The technological innovations that have arisen from the global impacts brought by the Digital Era have changed the way industries and individuals operate on a daily basis. One of those changes is in the growth of the skill of coding. This skill is the beginning and ending of every computerized, digital task that occurs, from phone usage to internet data compilation.
Everything begins as a group of characters formatted as a code, and in the field of research, coding turns qualitative measures into numbers. This allows a program to compile data, and that data is then used to apply a judgmental scale rating on the researchers. Because of the importance of those numbers and how it affects reputation and article impact, researchers need to understand as quickly as possible how coding is related to their work.
What is Coding in Relation to Science?
Coding has a place in science in every field of research, but it is especially evident in qualitative findings. Using coding, researchers are able to analyze their data and break it down into new, unexplored results. Through this skill, qualitative text data is analyzed in multiple ways, then put back together in results that make sense in the context of the research in question.
Still, the idea of coding generates a lot of confusion, especially to early career researchers. Coding is, in part, a field that is navigated through self-taught measures as research is implemented. As data is collected, researchers make decisions as to how to use it in their research. Through trial and error and a miasma of different programs trudged through, scholars eventually learn how to use coding to best get their data from qualitative findings into quantitative numbers. Coding is necessary because text can be cumbersome and difficult to sift through until the information makes sense. Through coding, researchers are able to index the data into a map or tagged grouping that takes the reader straight to a relevant point. Coding is therefore used for things like indexing, labeling, and theory and understanding of ideas.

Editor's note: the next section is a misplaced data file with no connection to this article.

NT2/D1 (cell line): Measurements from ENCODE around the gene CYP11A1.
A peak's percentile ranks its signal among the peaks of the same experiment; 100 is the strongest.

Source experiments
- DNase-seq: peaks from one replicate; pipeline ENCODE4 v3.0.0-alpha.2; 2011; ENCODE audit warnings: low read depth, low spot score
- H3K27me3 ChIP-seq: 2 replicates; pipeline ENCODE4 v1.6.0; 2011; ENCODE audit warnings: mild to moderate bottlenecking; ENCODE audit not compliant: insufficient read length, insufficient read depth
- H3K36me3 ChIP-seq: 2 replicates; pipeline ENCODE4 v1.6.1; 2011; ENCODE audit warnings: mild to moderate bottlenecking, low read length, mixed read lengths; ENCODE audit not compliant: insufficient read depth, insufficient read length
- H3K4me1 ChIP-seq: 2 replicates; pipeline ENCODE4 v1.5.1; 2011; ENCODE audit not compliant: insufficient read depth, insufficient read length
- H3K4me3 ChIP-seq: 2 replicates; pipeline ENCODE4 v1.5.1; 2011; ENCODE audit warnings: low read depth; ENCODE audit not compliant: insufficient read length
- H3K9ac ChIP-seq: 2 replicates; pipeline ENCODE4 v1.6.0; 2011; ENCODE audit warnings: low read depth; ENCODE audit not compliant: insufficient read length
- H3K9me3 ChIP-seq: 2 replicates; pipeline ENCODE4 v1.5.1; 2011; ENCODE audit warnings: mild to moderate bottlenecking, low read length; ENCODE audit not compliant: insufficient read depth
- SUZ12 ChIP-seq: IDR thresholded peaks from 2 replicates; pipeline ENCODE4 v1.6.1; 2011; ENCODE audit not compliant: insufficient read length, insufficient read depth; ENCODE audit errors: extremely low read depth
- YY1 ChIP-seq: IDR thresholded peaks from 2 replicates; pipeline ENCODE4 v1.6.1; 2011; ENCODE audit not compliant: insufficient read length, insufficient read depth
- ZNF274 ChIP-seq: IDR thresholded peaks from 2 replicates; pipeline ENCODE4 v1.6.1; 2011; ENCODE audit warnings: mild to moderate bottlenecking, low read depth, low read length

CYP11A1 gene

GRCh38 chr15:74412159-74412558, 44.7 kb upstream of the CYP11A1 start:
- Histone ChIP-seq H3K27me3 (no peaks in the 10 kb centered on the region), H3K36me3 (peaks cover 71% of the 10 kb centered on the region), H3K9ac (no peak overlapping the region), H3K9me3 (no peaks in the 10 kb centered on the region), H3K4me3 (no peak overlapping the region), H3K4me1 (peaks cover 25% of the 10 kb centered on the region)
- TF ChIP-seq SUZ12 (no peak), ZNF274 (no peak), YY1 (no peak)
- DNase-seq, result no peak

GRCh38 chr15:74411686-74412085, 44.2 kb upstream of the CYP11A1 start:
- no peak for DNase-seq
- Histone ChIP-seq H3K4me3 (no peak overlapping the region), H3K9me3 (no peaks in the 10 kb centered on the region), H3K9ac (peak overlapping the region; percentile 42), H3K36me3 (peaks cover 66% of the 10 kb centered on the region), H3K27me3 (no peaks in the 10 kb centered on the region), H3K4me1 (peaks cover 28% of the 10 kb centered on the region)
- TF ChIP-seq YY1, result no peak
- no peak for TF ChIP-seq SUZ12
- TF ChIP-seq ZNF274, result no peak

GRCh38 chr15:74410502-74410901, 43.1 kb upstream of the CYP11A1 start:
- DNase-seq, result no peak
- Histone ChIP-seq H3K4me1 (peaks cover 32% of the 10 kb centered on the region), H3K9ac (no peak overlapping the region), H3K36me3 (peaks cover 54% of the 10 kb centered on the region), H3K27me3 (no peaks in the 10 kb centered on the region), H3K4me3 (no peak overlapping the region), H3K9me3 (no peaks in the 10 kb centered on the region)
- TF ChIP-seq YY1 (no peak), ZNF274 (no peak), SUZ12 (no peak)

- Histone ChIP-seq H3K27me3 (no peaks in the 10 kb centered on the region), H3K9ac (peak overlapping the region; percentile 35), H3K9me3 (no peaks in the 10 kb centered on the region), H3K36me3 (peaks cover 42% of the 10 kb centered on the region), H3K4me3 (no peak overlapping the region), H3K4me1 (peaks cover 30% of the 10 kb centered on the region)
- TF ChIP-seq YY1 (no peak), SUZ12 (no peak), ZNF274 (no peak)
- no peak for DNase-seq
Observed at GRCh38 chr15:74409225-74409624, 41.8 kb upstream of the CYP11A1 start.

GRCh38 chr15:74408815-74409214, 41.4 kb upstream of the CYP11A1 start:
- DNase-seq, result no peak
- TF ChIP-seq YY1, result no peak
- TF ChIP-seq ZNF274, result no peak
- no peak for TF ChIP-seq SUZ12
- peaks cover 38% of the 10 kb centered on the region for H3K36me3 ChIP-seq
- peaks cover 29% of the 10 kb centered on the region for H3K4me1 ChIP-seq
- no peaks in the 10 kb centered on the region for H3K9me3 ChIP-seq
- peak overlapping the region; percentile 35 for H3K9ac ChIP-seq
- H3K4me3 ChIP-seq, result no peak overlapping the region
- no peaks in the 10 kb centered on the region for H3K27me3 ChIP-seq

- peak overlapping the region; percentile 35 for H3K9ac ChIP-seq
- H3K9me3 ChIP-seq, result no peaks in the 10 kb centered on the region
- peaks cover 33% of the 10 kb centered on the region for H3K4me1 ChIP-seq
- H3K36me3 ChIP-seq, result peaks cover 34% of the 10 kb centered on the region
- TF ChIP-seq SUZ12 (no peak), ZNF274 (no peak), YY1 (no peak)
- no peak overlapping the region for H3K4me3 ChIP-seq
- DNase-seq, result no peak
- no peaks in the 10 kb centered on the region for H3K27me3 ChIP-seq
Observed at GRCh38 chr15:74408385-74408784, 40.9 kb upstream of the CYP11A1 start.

Redesigning Academic Articles to Enhance Coding
As you perform your research, you’ll come across times when coding is necessary. Redesigning how you record your data can help you to enhance coding as an integral, common aspect of your procedures, especially when you use coding software like NVivo or MaxQDA. Using software specifically designed to turn qualitative findings into numbers makes it a simple, seamless part of your research steps.
This software can be structured to help you to develop sets of codes in simple through complex scopes, arrange the data collected around a specific category, or layer it all together. If you have a specific question, the codes can sift through the data and find the data that will help you extrapolate the information obtained to determine your answer. You will only need to sort through and decide how much data is relevant to your topic. This requires significant determination of the right keywords to limit your search but also keep it wide enough to bring in a large enough net of information to help you see the bigger picture, if one exists.
The use of software does limit the researcher’s understanding of how to code, simplifying the process for them. This can be a problem in inhibiting the scholar’s ability to see a large-scale view of what the data is and what’s occurring in the breakdown of it. By learning coding itself, the researcher learns what they are capable of procuring and how to conceptualize what is possible.
Whether you want to learn the full aspect of how to code or use the skill to streamline your data, coding will be an essential part of turning your qualitative research into numerical numbers to show in your research.